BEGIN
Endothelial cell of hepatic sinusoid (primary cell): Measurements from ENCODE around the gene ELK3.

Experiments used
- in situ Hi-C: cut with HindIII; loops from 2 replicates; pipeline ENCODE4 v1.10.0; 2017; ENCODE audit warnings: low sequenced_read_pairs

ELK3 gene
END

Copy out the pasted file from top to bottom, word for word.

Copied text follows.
Endothelial cell of hepatic sinusoid (primary cell): Measurements from ENCODE around the gene ELK3.

Experiments used
- in situ Hi-C: cut with HindIII; loops from 2 replicates; pipeline ENCODE4 v1.10.0; 2017; ENCODE audit warnings: low sequenced_read_pairs

ELK3 gene